Tight energy market pushes Pakistan towards Afghan coal: report

Rising oil and gas prices in the international market as well as supply chain disruptions created by the ongoing Russia-Ukraine conflict have pushed Pakistan to look for alternatives as the country struggles to buy fuel on the spot market.

As per a report in Bloomberg, Pakistan is shifting towards Afghan coal to meet its energy needs, as state-owned Pakistan LNG Limited did not award a recent purchase tender seeking several shipments of liquefied natural gas through May due to high offer prices.

Meanwhile, the local cement industry is buying coal from Afghanistan at roughly half the price of shipments offered by its regular supplier in South Africa.

As per a report published by local brokerage house AKD Securities earlier this month, the cement industry has been moving towards Afghan coal post increase in prices.

“Current prices of coal have forced local players to move towards other sources where Afghan coal has taken a lead,” said AKD Securities in the report. “Some of the players in the northern region are utilising upto 70% of Afghan coal in their fuel mix.

“However, prices of Afghan coal are on an upward journey as well.”

Oil prices rise on tight supplies, stable demand

Pakistan remains heavily reliant on imported fuel to meet its growing needs and the rise in commodity prices has hit the country hard.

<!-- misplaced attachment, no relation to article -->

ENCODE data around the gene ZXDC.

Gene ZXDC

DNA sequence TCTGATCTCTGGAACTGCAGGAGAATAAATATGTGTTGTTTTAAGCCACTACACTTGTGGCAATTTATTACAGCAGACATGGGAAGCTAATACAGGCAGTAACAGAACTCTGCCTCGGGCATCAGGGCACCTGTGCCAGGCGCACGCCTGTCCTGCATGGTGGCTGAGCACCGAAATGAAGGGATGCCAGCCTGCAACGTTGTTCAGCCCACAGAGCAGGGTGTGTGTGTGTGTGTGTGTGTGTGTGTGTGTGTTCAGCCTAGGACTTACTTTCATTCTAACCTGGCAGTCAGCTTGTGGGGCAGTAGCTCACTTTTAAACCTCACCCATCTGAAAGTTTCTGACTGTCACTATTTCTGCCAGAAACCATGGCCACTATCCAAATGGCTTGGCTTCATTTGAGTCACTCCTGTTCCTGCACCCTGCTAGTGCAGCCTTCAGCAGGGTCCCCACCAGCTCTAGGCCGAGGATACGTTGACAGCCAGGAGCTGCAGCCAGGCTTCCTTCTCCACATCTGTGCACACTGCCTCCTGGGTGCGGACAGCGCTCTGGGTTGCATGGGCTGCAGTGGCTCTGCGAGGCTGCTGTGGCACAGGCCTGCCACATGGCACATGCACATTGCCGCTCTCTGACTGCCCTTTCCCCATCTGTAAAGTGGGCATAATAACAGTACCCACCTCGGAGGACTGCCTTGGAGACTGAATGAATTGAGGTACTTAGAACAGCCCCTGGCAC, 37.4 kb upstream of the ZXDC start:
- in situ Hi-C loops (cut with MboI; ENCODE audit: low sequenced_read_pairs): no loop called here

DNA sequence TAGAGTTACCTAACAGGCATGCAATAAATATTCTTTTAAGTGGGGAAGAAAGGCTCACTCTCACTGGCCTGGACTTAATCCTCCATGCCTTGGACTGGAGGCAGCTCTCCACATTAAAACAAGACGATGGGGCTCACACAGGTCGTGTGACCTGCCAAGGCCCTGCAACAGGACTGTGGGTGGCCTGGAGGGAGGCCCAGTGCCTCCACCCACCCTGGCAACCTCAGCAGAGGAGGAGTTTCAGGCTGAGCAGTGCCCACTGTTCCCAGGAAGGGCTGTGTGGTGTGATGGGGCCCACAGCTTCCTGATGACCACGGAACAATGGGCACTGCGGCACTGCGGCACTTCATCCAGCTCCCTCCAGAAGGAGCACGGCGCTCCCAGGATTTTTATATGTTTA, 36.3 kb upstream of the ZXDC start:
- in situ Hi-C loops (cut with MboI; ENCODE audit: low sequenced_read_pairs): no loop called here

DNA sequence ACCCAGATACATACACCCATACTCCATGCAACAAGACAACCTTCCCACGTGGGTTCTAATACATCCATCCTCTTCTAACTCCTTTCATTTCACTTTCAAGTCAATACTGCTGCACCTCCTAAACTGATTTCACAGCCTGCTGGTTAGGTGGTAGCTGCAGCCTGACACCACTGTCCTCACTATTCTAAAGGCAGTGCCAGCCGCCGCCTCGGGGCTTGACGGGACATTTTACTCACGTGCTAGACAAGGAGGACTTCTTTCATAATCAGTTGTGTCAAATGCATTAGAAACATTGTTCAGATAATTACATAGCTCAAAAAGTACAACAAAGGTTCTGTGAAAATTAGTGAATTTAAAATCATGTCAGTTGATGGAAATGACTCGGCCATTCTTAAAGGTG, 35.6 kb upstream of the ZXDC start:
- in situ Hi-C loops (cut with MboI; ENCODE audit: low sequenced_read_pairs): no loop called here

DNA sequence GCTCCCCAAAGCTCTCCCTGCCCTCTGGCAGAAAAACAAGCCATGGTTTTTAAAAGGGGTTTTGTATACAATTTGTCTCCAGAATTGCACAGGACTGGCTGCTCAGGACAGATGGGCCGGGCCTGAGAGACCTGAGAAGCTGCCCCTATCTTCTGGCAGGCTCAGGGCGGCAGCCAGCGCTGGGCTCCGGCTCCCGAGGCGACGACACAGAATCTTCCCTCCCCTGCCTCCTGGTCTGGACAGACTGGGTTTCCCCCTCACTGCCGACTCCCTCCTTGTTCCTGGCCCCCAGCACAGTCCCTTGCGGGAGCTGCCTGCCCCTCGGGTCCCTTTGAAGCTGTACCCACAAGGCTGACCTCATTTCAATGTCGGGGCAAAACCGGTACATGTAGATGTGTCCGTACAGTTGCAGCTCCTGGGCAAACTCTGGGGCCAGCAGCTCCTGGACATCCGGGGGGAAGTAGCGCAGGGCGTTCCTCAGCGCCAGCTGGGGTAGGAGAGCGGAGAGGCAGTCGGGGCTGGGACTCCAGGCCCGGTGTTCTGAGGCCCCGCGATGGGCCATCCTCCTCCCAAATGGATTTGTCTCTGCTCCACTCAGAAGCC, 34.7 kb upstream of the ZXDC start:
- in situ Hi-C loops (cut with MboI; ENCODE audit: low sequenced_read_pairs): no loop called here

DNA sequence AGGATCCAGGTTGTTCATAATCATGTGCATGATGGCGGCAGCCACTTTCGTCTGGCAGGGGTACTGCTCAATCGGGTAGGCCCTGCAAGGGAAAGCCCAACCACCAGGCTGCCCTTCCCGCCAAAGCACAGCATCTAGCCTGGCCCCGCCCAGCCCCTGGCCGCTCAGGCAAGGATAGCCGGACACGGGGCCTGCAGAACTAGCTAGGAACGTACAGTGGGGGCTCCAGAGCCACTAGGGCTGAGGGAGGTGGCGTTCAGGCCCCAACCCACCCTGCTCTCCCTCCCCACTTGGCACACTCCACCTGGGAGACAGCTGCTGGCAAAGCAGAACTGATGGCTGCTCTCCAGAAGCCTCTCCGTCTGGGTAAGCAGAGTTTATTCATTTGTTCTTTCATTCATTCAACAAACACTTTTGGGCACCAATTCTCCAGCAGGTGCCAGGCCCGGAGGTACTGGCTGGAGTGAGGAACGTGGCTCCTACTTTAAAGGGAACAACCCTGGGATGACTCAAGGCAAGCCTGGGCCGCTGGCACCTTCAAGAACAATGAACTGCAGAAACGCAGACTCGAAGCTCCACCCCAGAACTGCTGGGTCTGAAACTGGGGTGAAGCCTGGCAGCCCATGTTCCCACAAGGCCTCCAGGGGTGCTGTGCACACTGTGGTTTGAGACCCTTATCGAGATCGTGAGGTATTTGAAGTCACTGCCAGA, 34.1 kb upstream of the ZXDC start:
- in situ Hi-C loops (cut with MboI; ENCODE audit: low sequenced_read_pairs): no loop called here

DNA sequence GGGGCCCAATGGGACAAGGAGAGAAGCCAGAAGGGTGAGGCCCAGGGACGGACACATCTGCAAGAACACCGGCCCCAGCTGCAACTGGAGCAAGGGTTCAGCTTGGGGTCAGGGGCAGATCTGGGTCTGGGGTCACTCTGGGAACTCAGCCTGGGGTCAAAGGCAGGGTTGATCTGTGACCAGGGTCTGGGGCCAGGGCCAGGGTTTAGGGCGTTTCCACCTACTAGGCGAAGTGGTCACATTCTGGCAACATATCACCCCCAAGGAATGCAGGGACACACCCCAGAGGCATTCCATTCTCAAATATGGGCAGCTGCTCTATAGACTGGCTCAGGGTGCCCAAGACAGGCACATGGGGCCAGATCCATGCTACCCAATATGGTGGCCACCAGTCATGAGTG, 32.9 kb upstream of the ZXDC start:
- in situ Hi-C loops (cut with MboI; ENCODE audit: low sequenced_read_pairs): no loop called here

During February 2022, fuel cost for power generation increased by 89.6% YoY to an average of Rs8.94/KWh compared with average cost of Rs4.7/KWh during February 2021.

“On YoY basis, the rise in fuel cost is witnessed mainly due to rise in coal, furnace oil, RLNG, nuclear and gas-based cost of generation,” said Arif Habib Limited (AHL).

Furthermore, Bloomberg added that one of Pakistan’s long-term suppliers recently cancelled several LNG cargoes for delivery through July, and the country cannot afford to replace them with spot market purchases, according to traders, leading to power shortage risks.

Coal imports from Afghanistan have risen to around 500,000 tons a month from nil reported last year, according to Maple Leaf Cement Factory Ltd, added the report.

Rupee falls to yet another all-time low against US dollar

Maple Leaf Chief Financial Officer Mohsin Raza Naqvi said at a briefing this month that cement manufacturers pay for the coal in local rupees and then Afghans use the money to buy goods like wheat and meat from Pakistan.

“It’s sort of a barter that’s happening,” Naqvi was quoted as saying. “With these global prices, Afghanistan coal supply will keep continuing and growing.”

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